Whether the expansion of the Panama Canal ultimately requires the deepening of several U.S. East Coast ports — and clearly that’s a story that will recur in coming years — it seems clear the project study and authorization process of the U.S. Army Corps of Engineers will bear closer scrutiny. It won’t be the first time, or the second, or the last, because the streamlining promised in 1986 compromise legislation simply never has materialized.
With the apparent need for approved projects thrust quickly upon the industry by the Panama Canal expansion, the decades-long corps process simply isn’t acceptable. Whether the issue is part of the Panama Canal expansion discussion, or of the latest Canadian diversion conversation, or the demand to free Harbor Maintenance Tax funds for their intended use, the corps’ approval process must be included as part of the discussion.
A second discussion in 2012 should focus on U.S. Customs and Border Protection, which generates revenue from its maritime responsibilities but seems to be caught in a manpower crunch of epic proportions. Its resources are being dispatched along the Southwest border and to higher-risk airports and seaports, leaving everyone else with chronic personnel shortages that will grow worse.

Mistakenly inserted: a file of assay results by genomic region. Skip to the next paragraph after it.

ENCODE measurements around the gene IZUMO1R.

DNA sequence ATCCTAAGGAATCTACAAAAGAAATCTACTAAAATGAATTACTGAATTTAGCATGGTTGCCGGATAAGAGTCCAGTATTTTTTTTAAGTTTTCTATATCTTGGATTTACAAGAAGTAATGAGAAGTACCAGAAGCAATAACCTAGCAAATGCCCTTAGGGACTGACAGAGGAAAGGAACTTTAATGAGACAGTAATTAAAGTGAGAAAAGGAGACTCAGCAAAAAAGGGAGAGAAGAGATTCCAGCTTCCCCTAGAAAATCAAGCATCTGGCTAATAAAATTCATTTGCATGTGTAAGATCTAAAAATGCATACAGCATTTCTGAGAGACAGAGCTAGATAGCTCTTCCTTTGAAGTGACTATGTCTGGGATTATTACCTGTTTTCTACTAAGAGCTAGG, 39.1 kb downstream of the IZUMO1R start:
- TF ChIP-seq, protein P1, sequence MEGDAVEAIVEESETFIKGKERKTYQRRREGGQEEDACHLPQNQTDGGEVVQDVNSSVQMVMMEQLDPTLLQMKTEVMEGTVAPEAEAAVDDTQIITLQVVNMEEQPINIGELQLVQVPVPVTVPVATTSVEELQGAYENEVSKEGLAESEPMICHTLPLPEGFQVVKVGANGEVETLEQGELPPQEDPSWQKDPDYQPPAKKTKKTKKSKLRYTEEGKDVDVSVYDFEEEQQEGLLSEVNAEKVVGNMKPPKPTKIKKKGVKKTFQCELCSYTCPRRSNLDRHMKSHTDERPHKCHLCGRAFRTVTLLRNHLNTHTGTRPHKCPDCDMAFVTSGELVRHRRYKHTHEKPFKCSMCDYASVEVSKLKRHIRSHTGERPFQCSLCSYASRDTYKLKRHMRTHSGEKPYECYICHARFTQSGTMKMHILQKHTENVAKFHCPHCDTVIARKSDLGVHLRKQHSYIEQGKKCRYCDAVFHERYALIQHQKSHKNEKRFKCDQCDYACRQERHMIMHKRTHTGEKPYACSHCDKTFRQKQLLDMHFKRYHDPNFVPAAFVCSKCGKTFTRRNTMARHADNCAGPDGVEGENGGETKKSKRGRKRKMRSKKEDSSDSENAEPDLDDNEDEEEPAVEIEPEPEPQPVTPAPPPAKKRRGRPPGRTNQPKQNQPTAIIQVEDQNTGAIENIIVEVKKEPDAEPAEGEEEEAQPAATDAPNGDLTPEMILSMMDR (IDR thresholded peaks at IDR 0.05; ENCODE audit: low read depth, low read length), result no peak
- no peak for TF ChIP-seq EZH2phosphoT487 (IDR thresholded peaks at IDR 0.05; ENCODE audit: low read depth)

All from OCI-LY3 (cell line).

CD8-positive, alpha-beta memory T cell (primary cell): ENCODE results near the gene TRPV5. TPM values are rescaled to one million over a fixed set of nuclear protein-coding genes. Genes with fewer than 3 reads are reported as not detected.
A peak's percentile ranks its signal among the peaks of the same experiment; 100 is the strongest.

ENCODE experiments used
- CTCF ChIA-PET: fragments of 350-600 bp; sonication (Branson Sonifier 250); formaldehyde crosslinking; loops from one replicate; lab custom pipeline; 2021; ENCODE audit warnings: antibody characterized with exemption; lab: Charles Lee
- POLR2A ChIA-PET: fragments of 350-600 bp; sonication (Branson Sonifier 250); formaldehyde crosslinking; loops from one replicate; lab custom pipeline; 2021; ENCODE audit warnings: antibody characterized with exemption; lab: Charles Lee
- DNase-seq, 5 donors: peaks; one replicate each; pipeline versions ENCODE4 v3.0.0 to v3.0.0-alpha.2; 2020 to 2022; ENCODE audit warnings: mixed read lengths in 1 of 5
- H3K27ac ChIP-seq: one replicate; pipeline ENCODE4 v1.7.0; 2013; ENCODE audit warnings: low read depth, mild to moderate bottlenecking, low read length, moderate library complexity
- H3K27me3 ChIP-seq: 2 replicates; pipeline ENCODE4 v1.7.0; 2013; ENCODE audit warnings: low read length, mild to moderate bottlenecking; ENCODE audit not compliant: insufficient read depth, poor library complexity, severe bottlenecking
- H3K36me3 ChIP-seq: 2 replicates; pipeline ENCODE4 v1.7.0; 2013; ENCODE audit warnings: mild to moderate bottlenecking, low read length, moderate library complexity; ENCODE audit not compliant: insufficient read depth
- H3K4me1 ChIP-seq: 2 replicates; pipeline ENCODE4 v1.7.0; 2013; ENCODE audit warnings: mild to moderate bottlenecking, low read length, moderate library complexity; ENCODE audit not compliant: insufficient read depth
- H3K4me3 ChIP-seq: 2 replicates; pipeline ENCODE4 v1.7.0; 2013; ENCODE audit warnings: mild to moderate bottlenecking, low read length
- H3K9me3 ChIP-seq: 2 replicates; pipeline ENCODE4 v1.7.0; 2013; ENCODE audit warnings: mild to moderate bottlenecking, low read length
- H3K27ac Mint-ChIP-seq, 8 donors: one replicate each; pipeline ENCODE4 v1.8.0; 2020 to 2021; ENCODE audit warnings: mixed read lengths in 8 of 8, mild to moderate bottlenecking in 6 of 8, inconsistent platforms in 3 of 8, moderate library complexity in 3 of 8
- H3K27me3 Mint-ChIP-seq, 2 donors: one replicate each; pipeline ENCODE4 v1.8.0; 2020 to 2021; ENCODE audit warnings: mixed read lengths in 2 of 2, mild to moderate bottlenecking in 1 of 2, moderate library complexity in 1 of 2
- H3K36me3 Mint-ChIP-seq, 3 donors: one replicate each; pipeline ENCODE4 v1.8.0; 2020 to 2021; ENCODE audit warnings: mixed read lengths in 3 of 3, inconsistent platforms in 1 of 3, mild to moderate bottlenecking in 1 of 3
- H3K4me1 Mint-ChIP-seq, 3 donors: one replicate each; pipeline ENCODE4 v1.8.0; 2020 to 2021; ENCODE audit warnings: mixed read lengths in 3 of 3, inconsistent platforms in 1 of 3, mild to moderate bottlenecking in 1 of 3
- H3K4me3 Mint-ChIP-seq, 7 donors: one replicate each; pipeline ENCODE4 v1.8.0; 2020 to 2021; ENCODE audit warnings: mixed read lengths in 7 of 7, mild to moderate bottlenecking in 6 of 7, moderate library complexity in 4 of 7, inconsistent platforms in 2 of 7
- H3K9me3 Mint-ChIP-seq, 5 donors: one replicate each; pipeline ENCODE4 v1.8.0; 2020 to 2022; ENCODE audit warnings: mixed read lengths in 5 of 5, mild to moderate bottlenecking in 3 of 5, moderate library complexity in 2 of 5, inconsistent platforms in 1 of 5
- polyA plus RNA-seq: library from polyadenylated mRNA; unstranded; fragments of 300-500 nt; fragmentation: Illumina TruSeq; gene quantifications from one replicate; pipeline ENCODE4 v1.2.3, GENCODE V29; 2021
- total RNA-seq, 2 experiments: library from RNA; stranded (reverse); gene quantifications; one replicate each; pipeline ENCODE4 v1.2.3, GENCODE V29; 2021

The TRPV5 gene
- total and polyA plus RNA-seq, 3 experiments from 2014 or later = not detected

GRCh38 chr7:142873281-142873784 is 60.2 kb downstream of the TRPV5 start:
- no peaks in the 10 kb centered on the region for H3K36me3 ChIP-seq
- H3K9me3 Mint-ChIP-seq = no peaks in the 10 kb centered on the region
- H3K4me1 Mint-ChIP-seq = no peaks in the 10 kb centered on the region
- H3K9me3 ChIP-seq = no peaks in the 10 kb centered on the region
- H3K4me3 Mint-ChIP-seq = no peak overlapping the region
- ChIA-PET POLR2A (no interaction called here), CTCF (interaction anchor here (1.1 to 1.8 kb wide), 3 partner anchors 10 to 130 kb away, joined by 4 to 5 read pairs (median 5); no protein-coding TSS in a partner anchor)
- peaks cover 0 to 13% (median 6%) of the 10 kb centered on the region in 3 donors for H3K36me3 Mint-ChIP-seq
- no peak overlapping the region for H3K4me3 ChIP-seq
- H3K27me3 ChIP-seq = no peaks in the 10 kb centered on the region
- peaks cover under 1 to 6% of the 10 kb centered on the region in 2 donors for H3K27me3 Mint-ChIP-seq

This issue is certainly easier to understand, in layman’s terms, than what happens in the vast, archaic bureaucracy of the Corps of Engineers — Customs has a budget, with which it pays for its agents, and the need for agents simply outweighs the agency’s ability to pay for enough agents.
It remains oddly interesting that in the commercial marketplace in which seaports compete, the roles of two federal agencies ultimately can overtake market forces and the best of business strategies.